Sidewalk supervisors in San Francisco’s Richmond district have been keeping an eye on what's happening at Clement Street and 14th Avenue. First, the Beth Sholom temple complex was demolished, then some strange structures were raised and concrete poured in huge quantities. Now there stands one of The City's most interesting new buildings; Congregation Beth Sholom will open it next month.
The eye-catcher is the sanctuary, a gigantic bowl outside, an amazing space for 700 worshippers inside. It is the work of StanleySaitowitz, principal of San Francisco's Natoma Architects.
He speaks of the design reflecting Beth Sholom's nature as a conservative congregation, the structure inspired by the ancient temple at Israel's fabled Masada fortress.
Traditionally, Saitowitz says, tabernacles were centrally organized, the congregation sitting around the rabbi. Then, in the early 20th century, the space became “more frontal and performance-oriented.” The Beth Sholom sanctuary design, being “communal, with no separation,” goes back to earlier times.
Beth Sholom Rabbi Micah Hyman points out that the conservative, not orthodox, congregation, continues the temple's tradition of families worshipping together.
“As the rabbi,” he says, “I am so inspired to work in a space that has no bimah [a platform or altar]. It reflects a spiritual aspiration… as a whole, the facility allows smooth flow from social to spiritual space while integrating different populations of age and interest.”
Saitowitz had only 15,000 square feet to work with for the entire project, but he has managed to build a continuous series of courtyards he calls “quiet space embedded in the middle of a noisy city.”
There are entrances to the sanctuary and Koret Hall — the main building, facing Clement Street — which houses a library, youth lounge, board room, meeting rooms and room for meditation, yoga, study and other spiritually-oriented practices.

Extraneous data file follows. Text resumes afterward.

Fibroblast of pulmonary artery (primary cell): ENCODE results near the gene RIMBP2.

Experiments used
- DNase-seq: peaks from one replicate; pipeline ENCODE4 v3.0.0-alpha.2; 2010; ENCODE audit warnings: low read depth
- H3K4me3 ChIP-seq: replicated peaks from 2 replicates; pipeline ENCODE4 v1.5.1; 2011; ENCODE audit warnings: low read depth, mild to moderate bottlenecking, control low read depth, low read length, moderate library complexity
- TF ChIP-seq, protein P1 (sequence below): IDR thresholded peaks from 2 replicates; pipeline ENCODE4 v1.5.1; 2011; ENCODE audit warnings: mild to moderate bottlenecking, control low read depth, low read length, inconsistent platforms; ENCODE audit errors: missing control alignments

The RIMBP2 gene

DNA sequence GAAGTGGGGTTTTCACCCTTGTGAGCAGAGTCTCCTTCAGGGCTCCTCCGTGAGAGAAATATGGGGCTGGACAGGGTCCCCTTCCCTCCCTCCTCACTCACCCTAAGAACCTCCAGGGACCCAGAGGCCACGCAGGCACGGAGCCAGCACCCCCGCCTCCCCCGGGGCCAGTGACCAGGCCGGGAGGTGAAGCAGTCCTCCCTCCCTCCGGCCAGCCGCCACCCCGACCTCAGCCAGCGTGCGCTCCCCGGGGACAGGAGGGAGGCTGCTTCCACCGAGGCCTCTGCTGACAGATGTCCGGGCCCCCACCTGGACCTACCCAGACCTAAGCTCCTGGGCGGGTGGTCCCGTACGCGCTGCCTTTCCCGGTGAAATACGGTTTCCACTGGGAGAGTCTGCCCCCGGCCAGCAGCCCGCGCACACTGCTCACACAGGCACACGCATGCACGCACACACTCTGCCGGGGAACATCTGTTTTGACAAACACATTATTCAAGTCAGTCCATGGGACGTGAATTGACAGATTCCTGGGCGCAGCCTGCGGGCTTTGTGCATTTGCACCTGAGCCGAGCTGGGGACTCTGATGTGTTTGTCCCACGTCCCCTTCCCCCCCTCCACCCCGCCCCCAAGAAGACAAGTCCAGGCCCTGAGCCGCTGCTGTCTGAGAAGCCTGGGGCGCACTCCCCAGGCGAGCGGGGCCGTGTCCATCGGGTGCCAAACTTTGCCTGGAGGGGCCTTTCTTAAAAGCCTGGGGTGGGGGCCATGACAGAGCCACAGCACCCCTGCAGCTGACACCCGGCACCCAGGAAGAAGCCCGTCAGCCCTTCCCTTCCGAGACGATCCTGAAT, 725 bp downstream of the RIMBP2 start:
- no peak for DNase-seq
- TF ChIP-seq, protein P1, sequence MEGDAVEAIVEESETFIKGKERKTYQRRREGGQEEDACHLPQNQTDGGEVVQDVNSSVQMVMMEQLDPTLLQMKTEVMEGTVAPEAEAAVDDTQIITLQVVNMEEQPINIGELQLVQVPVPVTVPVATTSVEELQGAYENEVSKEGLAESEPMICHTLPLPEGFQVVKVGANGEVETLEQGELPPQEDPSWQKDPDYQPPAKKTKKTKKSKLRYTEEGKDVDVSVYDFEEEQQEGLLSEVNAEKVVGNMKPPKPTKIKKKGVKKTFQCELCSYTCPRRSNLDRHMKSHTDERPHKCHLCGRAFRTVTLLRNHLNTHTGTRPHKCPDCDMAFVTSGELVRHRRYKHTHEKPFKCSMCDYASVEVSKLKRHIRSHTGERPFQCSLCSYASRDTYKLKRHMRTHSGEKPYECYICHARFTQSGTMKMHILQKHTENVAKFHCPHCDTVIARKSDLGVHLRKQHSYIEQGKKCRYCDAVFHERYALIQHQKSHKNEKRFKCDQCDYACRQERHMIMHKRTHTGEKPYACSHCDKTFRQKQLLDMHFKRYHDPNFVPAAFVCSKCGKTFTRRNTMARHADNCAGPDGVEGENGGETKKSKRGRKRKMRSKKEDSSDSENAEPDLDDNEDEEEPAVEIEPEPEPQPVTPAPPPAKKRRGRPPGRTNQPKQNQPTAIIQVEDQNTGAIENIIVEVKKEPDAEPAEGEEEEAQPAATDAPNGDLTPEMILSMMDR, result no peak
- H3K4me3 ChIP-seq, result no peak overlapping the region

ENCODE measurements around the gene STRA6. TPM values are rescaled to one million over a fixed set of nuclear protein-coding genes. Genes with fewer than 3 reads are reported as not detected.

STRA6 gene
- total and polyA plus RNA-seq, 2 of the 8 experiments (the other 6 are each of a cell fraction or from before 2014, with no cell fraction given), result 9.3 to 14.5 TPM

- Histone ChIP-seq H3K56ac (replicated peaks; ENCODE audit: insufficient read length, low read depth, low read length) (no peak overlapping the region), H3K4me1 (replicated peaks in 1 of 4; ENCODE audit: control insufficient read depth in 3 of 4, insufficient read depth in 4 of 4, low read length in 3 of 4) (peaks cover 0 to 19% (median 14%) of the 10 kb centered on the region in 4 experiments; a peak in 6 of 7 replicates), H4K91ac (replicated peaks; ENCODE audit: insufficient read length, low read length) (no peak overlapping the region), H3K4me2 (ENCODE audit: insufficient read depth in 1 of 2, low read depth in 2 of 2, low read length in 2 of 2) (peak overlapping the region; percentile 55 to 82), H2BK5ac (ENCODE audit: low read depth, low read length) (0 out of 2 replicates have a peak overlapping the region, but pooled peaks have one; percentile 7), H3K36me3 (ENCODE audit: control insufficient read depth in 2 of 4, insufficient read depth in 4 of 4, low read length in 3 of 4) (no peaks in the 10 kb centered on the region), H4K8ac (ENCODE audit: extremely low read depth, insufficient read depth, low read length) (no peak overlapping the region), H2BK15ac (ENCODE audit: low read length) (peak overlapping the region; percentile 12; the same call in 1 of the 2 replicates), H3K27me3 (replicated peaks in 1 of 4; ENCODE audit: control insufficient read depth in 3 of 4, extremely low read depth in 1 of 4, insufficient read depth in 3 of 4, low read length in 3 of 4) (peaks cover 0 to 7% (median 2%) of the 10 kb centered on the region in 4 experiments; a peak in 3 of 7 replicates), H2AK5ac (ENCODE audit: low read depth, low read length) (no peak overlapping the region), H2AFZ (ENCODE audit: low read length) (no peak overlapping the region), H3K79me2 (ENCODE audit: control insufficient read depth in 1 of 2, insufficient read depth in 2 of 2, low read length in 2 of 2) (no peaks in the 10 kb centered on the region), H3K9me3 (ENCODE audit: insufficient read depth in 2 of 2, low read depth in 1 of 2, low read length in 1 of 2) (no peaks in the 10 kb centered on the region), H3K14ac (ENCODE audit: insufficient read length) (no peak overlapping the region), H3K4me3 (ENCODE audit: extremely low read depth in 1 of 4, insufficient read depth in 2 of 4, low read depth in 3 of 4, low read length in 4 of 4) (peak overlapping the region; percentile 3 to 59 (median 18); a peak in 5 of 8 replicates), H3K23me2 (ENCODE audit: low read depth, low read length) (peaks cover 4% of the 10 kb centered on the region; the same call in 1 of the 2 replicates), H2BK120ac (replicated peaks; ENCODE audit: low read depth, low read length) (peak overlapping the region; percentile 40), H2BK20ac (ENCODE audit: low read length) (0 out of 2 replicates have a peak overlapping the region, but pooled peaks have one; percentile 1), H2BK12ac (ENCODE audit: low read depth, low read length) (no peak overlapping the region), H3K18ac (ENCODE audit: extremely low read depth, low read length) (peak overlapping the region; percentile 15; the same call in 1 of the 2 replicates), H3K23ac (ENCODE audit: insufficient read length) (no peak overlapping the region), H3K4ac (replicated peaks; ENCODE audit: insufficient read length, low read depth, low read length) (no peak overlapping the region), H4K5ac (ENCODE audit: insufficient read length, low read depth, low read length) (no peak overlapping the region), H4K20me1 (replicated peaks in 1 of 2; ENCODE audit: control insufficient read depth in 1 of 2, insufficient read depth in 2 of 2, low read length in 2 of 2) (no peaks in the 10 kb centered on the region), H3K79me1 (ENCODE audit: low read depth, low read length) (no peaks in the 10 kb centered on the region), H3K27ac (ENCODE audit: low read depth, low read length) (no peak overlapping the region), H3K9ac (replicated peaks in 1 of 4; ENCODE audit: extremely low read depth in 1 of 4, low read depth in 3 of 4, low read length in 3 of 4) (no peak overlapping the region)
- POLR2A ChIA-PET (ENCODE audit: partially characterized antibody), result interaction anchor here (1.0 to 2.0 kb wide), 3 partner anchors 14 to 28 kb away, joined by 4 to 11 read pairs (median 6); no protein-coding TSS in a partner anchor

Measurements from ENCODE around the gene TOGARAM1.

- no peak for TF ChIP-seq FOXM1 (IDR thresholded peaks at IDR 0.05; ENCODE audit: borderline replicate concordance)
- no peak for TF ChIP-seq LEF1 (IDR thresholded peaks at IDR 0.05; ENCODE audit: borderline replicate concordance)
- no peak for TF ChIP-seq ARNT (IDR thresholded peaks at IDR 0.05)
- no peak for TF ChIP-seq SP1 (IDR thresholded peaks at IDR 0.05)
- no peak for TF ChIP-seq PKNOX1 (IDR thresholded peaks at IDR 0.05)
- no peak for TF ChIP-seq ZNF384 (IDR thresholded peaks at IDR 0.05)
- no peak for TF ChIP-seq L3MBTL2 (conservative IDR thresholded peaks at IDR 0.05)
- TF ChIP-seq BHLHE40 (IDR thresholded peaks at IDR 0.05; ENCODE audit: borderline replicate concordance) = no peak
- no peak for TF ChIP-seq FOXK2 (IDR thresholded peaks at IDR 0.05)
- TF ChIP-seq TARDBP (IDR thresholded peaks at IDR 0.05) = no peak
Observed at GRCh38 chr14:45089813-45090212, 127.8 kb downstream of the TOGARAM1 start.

The unusual shape of the sanctuary's bowl reminds one of another startling new structure in The City, Daniel Libeskind's Contemporary Jewish Museum, which looks like a cube sitting on its corner.
Unlike that steel complex, the Beth Sholom bowl is made of concrete, poured in place, regarded by Saitowitz as a “technically challenging, but excellent material that allows plasticity.” The outer surface of the sanctuary is reminiscent of the 2-millennium-old Western (or Wailing) Wall in Jerusalem.
Another challenge to the architect is the Jewish proscription against iconography or ornamentation of any kind. Saitowitz's solution is decorating with natural light by building skylights. He says, “On the eastern wall, the window turns into the eternal light above the Ark; a shadow menorah cast from the six beams that support the roof animates the wall, changing as the sun moves through the day.”
Saitowitz, who has practiced in The City for more than 30 years and also taught at University of California, Berkeley, has other projects around the country, including another temple, Beth El in La Jolla, and the new Tampa Museum of Art in Florida. Locally, he has built some three dozen projects in the past decade.
There is another Beth Sholom Synagogue of architectural interest: it is in a Philadelphia suburb, built in 1959, the last work by Frank Lloyd Wright, who died just before the completion of the temple.